The companies involved in the worst offshore oil spill in U.S. history are trying to prevent government investigations blaming them for the disaster from being used against them by the people and businesses who are suing them.
Billions of dollars are potentially at stake in a trial scheduled for February to determine whether rig owner Transocean can limit what it pays those making claims under maritime law and to assign percentages of fault to Transocean and other companies involved.
BP, Transocean and cement contractor Halliburton filed motions late Monday in federal court in New Orleans seeking to keep certain government oil spill reports out of the civil case. BP also wants a judge to bar plaintiffs' lawyers from using past criminal, civil and regulatory proceedings against the British firm in the civil case. The companies cited rules of evidence and other procedural issues.
The filings deal with the two most comprehensive federal investigations of the disaster. One that was issued in September by the U.S. Coast Guard and the agency that regulates offshore drilling concluded that BP bears ultimate responsibility for the disaster. The other report by the presidential oil spill commission blamed the blowout on a series of failures involving all the players.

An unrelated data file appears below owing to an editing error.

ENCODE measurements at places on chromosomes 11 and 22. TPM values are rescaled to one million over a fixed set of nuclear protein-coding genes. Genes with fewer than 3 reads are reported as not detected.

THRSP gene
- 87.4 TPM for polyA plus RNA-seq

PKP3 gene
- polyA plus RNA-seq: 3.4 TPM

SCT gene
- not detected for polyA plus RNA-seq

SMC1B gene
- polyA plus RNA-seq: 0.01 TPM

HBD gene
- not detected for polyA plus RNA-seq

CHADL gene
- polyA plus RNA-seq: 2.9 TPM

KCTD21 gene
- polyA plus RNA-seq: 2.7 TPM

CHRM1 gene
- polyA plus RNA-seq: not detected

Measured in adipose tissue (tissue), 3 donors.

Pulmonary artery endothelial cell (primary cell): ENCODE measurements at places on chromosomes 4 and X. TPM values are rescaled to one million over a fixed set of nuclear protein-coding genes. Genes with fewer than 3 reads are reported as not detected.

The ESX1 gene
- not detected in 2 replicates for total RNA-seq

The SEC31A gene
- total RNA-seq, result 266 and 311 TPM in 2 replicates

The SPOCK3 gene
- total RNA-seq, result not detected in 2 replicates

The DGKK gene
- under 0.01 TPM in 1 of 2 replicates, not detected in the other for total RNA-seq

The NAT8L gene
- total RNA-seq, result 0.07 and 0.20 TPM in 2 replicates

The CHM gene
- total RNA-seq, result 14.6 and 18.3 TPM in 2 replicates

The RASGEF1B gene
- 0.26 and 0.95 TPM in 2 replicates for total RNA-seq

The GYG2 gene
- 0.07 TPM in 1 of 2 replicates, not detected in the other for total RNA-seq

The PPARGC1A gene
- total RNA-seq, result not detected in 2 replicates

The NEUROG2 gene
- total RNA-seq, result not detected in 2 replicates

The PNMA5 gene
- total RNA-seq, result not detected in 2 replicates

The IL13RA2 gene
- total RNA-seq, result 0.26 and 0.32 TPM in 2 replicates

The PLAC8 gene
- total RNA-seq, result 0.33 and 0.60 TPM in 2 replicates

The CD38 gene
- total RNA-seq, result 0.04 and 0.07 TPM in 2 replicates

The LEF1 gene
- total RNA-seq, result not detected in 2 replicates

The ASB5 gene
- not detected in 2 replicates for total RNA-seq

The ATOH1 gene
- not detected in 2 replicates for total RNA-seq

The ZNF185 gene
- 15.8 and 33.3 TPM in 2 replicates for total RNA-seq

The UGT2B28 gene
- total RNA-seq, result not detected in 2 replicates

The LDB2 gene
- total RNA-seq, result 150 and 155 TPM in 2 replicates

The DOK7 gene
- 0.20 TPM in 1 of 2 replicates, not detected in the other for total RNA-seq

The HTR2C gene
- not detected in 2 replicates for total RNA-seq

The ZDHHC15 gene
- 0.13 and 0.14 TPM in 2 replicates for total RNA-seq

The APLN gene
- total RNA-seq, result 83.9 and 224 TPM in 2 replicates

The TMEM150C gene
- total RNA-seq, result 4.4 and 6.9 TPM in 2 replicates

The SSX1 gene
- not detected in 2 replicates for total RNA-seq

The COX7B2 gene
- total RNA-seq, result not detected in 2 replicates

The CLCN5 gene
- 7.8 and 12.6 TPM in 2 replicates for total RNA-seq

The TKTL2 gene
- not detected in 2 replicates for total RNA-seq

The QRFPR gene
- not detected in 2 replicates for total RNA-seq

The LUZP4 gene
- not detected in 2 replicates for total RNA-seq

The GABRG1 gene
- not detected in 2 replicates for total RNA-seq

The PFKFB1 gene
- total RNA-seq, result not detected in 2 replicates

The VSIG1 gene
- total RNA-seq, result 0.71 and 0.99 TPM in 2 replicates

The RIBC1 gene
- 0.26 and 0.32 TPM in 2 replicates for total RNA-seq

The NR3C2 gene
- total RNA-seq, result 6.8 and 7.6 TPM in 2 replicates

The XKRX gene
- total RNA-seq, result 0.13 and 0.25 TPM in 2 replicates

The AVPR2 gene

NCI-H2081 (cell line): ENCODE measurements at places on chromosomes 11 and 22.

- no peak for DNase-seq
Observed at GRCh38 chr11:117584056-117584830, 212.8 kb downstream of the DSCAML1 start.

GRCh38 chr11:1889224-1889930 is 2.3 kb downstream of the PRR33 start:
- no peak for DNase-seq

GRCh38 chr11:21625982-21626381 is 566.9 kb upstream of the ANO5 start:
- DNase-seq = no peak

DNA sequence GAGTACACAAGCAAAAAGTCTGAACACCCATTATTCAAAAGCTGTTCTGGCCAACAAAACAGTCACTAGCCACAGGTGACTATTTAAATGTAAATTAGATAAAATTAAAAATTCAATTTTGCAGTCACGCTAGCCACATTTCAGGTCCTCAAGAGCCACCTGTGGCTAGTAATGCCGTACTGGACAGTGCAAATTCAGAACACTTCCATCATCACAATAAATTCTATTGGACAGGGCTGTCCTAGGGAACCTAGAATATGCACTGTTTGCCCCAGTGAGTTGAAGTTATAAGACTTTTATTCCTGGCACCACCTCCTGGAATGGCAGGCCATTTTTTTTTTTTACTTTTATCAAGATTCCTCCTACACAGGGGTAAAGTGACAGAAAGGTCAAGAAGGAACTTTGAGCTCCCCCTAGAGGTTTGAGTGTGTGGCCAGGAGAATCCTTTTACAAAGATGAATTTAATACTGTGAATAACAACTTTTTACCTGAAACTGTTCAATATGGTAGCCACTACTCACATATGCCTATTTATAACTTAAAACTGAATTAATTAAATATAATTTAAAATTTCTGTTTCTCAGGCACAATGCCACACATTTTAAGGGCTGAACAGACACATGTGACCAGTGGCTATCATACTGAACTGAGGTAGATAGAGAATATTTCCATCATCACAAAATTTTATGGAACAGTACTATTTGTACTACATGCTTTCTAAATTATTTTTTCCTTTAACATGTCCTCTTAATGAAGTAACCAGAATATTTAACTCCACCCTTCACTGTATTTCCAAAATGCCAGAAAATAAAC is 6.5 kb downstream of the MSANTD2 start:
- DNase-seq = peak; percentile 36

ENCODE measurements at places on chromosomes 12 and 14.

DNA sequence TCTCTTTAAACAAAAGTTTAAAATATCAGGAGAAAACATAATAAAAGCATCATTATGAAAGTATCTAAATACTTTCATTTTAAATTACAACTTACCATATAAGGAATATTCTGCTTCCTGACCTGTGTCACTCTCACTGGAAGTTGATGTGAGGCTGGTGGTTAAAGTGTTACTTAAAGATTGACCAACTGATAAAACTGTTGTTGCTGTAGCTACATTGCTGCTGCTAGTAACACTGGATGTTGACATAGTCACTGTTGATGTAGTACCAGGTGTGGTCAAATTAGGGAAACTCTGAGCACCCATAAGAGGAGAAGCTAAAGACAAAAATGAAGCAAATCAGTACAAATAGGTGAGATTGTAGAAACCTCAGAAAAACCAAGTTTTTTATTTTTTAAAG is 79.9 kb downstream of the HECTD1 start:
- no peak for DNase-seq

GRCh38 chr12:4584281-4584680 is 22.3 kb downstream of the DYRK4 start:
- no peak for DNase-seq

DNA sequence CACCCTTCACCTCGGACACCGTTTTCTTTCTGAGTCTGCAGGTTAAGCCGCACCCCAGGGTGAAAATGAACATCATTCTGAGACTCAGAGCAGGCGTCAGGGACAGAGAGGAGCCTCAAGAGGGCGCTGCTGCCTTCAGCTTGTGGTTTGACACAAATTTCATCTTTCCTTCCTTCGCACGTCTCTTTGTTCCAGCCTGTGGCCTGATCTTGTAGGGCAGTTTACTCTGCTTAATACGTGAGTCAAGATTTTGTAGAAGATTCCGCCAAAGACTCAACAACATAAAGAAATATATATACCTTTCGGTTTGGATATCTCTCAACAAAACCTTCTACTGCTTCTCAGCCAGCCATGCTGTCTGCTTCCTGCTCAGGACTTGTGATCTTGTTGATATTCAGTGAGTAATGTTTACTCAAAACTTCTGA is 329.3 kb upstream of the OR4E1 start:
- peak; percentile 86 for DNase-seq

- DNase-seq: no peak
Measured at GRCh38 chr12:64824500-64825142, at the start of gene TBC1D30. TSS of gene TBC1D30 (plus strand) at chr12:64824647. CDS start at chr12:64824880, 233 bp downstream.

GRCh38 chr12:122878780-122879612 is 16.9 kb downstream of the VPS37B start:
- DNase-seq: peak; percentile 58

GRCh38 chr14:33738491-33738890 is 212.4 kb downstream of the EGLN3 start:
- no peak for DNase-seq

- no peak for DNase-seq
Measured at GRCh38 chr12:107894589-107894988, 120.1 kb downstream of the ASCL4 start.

There was no immediate ruling.
In Washington, U.S. Rep. Edward Markey, a Massachusetts Democrat and ranking member of the House Committee on Natural Resources, scolded the companies for making the request. He noted that the CEOs of the three companies recently refused to appear before his committee to testify about the findings in the Coast Guard-Bureau of Ocean Energy Management Regulation and Enforcement report.
"Whether it's Congress or courtrooms, these companies are trying to whitewash away this dark period in our nation's environmental history. It's not enough for BP, Halliburton and Transocean to avoid talking to Congress about these oil spill reports, they don't want anyone in the courts talking about them either," Markey said in a statement Tuesday.
The Deepwater Horizon explosion in the Gulf of Mexico off Louisiana in April 2010 killed 11 rig workers and led to more than 200 million gallons of oil spewing from a well a mile beneath the sea. The well was capped three months later, but not before hundreds of miles of coastline were stained, seafood and tourism businesses were devastated, and a fragile ecosystem was damaged.
BP PLC, which owned the well and was leasing the rig from Transocean Ltd., has already spent or committed tens of billions of dollars to clean up the oil and compensate victims. It is at risk of having to pay out billions more depending on the outcome of the civil trial involving hundreds of lawsuits. Government fines and penalties also could add significant liability.